See a collection of links to news stories about nurses in other nations, and how they are advocating for their patients. —Global Nurses United, 03/13/15 More »

The Real Story of How a Dallas Nurse Got Ebola Could Be Worse Than We Ever Imagined

The Real Story of How a Dallas Nurse Got Ebola Could Be Worse Than We Ever Imagined

According to the petition filed with the court, when Pham "asked her manager what she should do to protect herself," one of her superiors "went to the internet, searched Google, printed off information regarding what Nina was supposed to do, and handed Nina the printed paper." Given that sequence of events, the suit alleges, it's clear "she did not volunteer to be his nurse." Still, she treated him when asked. —Lauren Friedman, Business Insider, 03/09/15 More »

Free of Ebola but Not Fear

Free of Ebola but Not Fear

Experimental drugs and special care helped make Nina Pham Ebola free. But today she fears she may never escape the deadly disease. The 26-year-old nurse says she has nightmares, body aches and insomnia as a result of contracting the disease from a patient she cared for last fall at Texas Health Presbyterian Hospital Dallas. She says the hospital and its parent company, Texas Health Resources, failed her and her colleagues who cared for Thomas Eric Duncan, the first person in the United States diagnosed with Ebola. —Jennifer Emily, Dallas Morning News, 03/02/15 More »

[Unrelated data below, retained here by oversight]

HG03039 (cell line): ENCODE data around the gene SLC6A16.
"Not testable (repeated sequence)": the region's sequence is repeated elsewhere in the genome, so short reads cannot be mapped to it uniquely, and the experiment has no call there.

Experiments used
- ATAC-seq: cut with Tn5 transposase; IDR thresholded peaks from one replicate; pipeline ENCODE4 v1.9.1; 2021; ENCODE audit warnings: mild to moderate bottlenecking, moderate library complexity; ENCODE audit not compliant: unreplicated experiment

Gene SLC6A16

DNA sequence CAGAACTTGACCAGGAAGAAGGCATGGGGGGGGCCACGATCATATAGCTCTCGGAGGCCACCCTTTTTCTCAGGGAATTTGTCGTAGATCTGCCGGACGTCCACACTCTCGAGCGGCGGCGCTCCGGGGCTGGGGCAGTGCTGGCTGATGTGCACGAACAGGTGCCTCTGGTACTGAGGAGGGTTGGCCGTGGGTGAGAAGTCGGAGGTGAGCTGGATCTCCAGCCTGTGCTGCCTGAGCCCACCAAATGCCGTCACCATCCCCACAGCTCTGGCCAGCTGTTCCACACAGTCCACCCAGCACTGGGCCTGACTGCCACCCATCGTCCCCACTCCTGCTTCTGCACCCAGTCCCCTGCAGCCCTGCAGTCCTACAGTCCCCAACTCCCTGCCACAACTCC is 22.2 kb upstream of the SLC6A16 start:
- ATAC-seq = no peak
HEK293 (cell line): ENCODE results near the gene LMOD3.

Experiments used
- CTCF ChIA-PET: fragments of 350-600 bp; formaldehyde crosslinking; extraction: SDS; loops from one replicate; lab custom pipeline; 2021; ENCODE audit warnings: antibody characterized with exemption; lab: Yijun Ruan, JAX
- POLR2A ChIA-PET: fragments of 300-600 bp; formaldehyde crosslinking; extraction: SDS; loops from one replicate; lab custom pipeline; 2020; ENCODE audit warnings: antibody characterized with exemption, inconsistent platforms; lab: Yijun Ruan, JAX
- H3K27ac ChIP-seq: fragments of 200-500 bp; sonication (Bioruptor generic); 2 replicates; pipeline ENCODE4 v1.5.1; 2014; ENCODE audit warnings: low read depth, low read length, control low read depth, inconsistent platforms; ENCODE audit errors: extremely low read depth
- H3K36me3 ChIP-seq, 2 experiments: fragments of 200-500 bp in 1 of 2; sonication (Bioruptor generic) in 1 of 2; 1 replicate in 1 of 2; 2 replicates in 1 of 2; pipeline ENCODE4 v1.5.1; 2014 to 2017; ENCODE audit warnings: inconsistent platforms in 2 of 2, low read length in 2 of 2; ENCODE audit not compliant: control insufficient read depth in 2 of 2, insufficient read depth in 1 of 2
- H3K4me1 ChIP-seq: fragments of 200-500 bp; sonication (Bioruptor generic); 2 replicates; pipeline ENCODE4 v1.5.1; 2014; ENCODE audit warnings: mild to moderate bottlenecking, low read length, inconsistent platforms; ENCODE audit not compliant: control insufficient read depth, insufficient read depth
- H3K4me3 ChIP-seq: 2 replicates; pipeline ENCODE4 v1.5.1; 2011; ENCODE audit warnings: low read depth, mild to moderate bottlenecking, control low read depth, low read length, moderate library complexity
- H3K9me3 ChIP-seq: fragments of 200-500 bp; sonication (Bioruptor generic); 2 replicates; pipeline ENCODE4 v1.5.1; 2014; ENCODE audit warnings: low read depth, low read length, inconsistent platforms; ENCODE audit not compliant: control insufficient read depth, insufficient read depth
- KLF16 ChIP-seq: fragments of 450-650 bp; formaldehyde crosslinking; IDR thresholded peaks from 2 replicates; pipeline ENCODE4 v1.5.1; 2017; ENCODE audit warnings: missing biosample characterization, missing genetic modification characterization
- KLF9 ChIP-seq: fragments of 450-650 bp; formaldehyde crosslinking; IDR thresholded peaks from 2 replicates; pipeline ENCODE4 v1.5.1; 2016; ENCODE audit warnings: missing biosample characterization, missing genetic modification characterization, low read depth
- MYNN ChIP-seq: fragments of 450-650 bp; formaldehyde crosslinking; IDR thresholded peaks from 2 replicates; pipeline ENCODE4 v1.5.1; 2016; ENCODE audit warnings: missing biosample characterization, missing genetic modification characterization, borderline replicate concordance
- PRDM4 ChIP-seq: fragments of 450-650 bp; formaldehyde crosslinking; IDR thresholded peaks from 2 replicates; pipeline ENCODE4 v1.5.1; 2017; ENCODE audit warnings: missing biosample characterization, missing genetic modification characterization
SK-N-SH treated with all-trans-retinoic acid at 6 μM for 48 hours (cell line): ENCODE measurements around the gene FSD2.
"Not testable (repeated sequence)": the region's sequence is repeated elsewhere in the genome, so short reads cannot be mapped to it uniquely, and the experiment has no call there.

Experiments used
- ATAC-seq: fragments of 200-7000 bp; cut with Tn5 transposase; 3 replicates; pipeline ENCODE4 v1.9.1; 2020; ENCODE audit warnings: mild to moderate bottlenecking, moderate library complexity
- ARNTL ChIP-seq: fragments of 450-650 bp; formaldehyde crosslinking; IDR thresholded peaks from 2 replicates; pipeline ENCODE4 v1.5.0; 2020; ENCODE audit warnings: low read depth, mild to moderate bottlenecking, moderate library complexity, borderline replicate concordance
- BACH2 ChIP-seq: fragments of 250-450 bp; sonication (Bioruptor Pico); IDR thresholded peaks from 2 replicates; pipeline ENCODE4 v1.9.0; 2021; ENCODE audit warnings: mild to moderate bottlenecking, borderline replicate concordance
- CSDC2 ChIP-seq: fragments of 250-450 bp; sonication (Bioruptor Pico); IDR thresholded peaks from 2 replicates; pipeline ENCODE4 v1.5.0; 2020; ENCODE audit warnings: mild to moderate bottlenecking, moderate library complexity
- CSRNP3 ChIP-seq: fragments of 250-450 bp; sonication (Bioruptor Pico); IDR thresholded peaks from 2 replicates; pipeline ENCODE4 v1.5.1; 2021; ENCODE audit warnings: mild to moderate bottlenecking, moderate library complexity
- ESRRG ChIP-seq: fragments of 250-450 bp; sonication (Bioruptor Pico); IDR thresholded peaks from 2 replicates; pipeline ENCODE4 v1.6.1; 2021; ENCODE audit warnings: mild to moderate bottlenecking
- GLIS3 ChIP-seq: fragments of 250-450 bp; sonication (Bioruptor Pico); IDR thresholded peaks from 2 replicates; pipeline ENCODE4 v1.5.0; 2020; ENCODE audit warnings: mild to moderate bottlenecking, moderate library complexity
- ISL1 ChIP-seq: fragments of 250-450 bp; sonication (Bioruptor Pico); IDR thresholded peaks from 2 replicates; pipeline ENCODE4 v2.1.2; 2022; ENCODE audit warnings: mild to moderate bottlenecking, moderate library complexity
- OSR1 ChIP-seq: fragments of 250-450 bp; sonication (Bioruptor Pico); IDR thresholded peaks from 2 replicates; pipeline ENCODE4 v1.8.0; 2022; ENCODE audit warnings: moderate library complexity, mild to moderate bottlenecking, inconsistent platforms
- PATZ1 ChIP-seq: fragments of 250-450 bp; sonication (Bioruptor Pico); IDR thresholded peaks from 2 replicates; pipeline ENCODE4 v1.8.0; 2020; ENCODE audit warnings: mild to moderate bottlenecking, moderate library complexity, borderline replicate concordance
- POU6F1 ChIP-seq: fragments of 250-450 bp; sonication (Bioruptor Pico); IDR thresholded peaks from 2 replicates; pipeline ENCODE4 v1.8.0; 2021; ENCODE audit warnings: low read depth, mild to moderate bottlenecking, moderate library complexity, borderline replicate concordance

Nurse Nina Pham suing hospital where she contracted Ebola

Nurse Nina Pham suing hospital where she contracted Ebola

The first nurse to contract Ebola in the U.S. is now suing the hospital she says is responsible. Nurse Nina Pham treated patient Thomas Eric Duncan at Texas Health Presbyterian Hospital in October last year. Duncan was the first patient in the U.S. confirmed to have Ebola and died days after tests came back positive. —Dayton Daily News, 03/02/15 More »

At VA Hospitals, Training And Technology Reduce Nurses’ Injuries

At VA Hospitals, Training And Technology Reduce Nurses’ Injuries

As NPR has reported in our investigative series Injured Nurses, nursing employees suffer more debilitating back and other injuries than almost any other occupation — and they get those injuries mainly from doing the everyday tasks of lifting and moving patients. —Daniel Zwerdling, NPR, 02/26/15 More »

Hospital To Nurses: Your Injuries Are Not Our Problem

Hospital To Nurses: Your Injuries Are Not Our Problem